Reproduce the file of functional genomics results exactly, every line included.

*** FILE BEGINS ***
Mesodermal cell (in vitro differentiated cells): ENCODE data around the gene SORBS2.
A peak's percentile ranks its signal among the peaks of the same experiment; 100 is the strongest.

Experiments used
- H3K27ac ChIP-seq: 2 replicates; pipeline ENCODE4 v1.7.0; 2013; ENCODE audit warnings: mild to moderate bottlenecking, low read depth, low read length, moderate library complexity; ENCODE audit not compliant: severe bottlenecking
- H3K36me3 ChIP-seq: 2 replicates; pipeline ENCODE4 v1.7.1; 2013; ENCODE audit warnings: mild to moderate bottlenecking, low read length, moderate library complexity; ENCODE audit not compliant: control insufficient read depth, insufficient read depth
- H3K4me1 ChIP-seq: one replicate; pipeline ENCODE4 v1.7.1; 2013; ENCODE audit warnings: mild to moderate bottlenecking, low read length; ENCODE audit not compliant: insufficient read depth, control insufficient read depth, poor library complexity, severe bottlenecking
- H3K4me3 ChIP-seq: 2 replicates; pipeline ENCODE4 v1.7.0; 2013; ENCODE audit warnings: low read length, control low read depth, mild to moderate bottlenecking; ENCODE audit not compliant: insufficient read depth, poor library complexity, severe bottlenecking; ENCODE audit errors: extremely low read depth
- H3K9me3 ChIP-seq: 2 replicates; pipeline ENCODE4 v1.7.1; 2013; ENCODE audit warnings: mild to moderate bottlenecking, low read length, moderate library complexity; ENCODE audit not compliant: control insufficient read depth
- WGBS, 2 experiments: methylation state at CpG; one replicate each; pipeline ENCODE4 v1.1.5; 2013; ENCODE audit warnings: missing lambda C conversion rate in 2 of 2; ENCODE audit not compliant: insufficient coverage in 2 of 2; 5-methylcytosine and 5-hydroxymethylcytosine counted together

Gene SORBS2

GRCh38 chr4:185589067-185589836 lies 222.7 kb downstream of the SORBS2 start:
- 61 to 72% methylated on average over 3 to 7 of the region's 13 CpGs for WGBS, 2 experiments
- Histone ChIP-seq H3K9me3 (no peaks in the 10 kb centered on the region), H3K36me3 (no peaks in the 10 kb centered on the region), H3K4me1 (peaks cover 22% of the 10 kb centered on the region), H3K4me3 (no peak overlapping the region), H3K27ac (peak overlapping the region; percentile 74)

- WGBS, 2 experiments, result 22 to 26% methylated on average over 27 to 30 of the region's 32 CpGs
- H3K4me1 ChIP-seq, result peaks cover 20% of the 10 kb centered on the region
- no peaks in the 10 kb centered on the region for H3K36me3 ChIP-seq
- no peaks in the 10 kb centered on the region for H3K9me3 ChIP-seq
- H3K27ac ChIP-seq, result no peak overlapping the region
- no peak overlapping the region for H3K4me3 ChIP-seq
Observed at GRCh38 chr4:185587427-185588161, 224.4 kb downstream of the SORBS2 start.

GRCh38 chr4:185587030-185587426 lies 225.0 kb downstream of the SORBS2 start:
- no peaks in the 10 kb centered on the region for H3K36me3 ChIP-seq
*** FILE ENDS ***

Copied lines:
Mesodermal cell (in vitro differentiated cells): ENCODE data around the gene SORBS2.
A peak's percentile ranks its signal among the peaks of the same experiment; 100 is the strongest.

Experiments used
- H3K27ac ChIP-seq: 2 replicates; pipeline ENCODE4 v1.7.0; 2013; ENCODE audit warnings: mild to moderate bottlenecking, low read depth, low read length, moderate library complexity; ENCODE audit not compliant: severe bottlenecking
- H3K36me3 ChIP-seq: 2 replicates; pipeline ENCODE4 v1.7.1; 2013; ENCODE audit warnings: mild to moderate bottlenecking, low read length, moderate library complexity; ENCODE audit not compliant: control insufficient read depth, insufficient read depth
- H3K4me1 ChIP-seq: one replicate; pipeline ENCODE4 v1.7.1; 2013; ENCODE audit warnings: mild to moderate bottlenecking, low read length; ENCODE audit not compliant: insufficient read depth, control insufficient read depth, poor library complexity, severe bottlenecking
- H3K4me3 ChIP-seq: 2 replicates; pipeline ENCODE4 v1.7.0; 2013; ENCODE audit warnings: low read length, control low read depth, mild to moderate bottlenecking; ENCODE audit not compliant: insufficient read depth, poor library complexity, severe bottlenecking; ENCODE audit errors: extremely low read depth
- H3K9me3 ChIP-seq: 2 replicates; pipeline ENCODE4 v1.7.1; 2013; ENCODE audit warnings: mild to moderate bottlenecking, low read length, moderate library complexity; ENCODE audit not compliant: control insufficient read depth
- WGBS, 2 experiments: methylation state at CpG; one replicate each; pipeline ENCODE4 v1.1.5; 2013; ENCODE audit warnings: missing lambda C conversion rate in 2 of 2; ENCODE audit not compliant: insufficient coverage in 2 of 2; 5-methylcytosine and 5-hydroxymethylcytosine counted together

Gene SORBS2

GRCh38 chr4:185589067-185589836 lies 222.7 kb downstream of the SORBS2 start:
- 61 to 72% methylated on average over 3 to 7 of the region's 13 CpGs for WGBS, 2 experiments
- Histone ChIP-seq H3K9me3 (no peaks in the 10 kb centered on the region), H3K36me3 (no peaks in the 10 kb centered on the region), H3K4me1 (peaks cover 22% of the 10 kb centered on the region), H3K4me3 (no peak overlapping the region), H3K27ac (peak overlapping the region; percentile 74)

- WGBS, 2 experiments, result 22 to 26% methylated on average over 27 to 30 of the region's 32 CpGs
- H3K4me1 ChIP-seq, result peaks cover 20% of the 10 kb centered on the region
- no peaks in the 10 kb centered on the region for H3K36me3 ChIP-seq
- no peaks in the 10 kb centered on the region for H3K9me3 ChIP-seq
- H3K27ac ChIP-seq, result no peak overlapping the region
- no peak overlapping the region for H3K4me3 ChIP-seq
Observed at GRCh38 chr4:185587427-185588161, 224.4 kb downstream of the SORBS2 start.

GRCh38 chr4:185587030-185587426 lies 225.0 kb downstream of the SORBS2 start:
- no peaks in the 10 kb centered on the region for H3K36me3 ChIP-seq